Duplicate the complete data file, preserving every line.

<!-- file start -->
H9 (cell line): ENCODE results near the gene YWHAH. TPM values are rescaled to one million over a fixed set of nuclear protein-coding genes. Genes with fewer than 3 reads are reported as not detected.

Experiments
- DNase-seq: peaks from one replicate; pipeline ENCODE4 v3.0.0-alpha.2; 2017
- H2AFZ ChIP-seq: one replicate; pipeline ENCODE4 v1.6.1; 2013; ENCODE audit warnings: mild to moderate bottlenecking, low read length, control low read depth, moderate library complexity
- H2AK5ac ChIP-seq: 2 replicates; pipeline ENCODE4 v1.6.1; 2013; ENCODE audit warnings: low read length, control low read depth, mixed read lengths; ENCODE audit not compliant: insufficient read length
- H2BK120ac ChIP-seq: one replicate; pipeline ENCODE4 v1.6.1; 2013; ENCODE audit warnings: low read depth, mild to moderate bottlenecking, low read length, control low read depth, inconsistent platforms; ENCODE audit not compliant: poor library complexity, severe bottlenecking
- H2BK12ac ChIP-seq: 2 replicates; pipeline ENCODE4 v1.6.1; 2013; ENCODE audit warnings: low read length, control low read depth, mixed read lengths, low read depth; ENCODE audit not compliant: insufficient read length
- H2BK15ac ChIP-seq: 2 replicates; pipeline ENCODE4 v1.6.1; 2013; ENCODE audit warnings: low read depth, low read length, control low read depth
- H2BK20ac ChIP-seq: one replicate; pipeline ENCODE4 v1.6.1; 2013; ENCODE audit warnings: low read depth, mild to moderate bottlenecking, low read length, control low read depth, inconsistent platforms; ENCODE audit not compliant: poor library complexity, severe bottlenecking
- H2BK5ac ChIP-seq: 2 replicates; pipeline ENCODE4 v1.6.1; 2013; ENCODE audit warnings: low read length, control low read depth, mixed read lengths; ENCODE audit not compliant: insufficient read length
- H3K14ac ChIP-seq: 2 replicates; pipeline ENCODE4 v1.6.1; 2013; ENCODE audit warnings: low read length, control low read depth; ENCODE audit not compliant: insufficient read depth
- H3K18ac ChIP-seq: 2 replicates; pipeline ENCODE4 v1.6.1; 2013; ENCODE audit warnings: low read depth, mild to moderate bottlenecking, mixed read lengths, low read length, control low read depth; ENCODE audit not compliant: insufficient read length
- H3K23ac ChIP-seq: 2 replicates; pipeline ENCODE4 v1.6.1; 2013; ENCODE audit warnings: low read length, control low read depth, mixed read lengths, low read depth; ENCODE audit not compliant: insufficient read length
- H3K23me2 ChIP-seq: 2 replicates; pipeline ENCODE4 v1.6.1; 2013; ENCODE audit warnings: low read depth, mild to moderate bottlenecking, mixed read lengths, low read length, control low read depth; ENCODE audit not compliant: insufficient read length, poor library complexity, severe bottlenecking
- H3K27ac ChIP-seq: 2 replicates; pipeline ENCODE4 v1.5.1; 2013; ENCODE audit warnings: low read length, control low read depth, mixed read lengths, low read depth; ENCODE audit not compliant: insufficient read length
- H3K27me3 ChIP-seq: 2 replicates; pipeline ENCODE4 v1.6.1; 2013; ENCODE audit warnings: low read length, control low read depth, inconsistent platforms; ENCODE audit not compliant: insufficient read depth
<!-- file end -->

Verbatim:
H9 (cell line): ENCODE results near the gene YWHAH. TPM values are rescaled to one million over a fixed set of nuclear protein-coding genes. Genes with fewer than 3 reads are reported as not detected.

Experiments
- DNase-seq: peaks from one replicate; pipeline ENCODE4 v3.0.0-alpha.2; 2017
- H2AFZ ChIP-seq: one replicate; pipeline ENCODE4 v1.6.1; 2013; ENCODE audit warnings: mild to moderate bottlenecking, low read length, control low read depth, moderate library complexity
- H2AK5ac ChIP-seq: 2 replicates; pipeline ENCODE4 v1.6.1; 2013; ENCODE audit warnings: low read length, control low read depth, mixed read lengths; ENCODE audit not compliant: insufficient read length
- H2BK120ac ChIP-seq: one replicate; pipeline ENCODE4 v1.6.1; 2013; ENCODE audit warnings: low read depth, mild to moderate bottlenecking, low read length, control low read depth, inconsistent platforms; ENCODE audit not compliant: poor library complexity, severe bottlenecking
- H2BK12ac ChIP-seq: 2 replicates; pipeline ENCODE4 v1.6.1; 2013; ENCODE audit warnings: low read length, control low read depth, mixed read lengths, low read depth; ENCODE audit not compliant: insufficient read length
- H2BK15ac ChIP-seq: 2 replicates; pipeline ENCODE4 v1.6.1; 2013; ENCODE audit warnings: low read depth, low read length, control low read depth
- H2BK20ac ChIP-seq: one replicate; pipeline ENCODE4 v1.6.1; 2013; ENCODE audit warnings: low read depth, mild to moderate bottlenecking, low read length, control low read depth, inconsistent platforms; ENCODE audit not compliant: poor library complexity, severe bottlenecking
- H2BK5ac ChIP-seq: 2 replicates; pipeline ENCODE4 v1.6.1; 2013; ENCODE audit warnings: low read length, control low read depth, mixed read lengths; ENCODE audit not compliant: insufficient read length
- H3K14ac ChIP-seq: 2 replicates; pipeline ENCODE4 v1.6.1; 2013; ENCODE audit warnings: low read length, control low read depth; ENCODE audit not compliant: insufficient read depth
- H3K18ac ChIP-seq: 2 replicates; pipeline ENCODE4 v1.6.1; 2013; ENCODE audit warnings: low read depth, mild to moderate bottlenecking, mixed read lengths, low read length, control low read depth; ENCODE audit not compliant: insufficient read length
- H3K23ac ChIP-seq: 2 replicates; pipeline ENCODE4 v1.6.1; 2013; ENCODE audit warnings: low read length, control low read depth, mixed read lengths, low read depth; ENCODE audit not compliant: insufficient read length
- H3K23me2 ChIP-seq: 2 replicates; pipeline ENCODE4 v1.6.1; 2013; ENCODE audit warnings: low read depth, mild to moderate bottlenecking, mixed read lengths, low read length, control low read depth; ENCODE audit not compliant: insufficient read length, poor library complexity, severe bottlenecking
- H3K27ac ChIP-seq: 2 replicates; pipeline ENCODE4 v1.5.1; 2013; ENCODE audit warnings: low read length, control low read depth, mixed read lengths, low read depth; ENCODE audit not compliant: insufficient read length
- H3K27me3 ChIP-seq: 2 replicates; pipeline ENCODE4 v1.6.1; 2013; ENCODE audit warnings: low read length, control low read depth, inconsistent platforms; ENCODE audit not compliant: insufficient read depth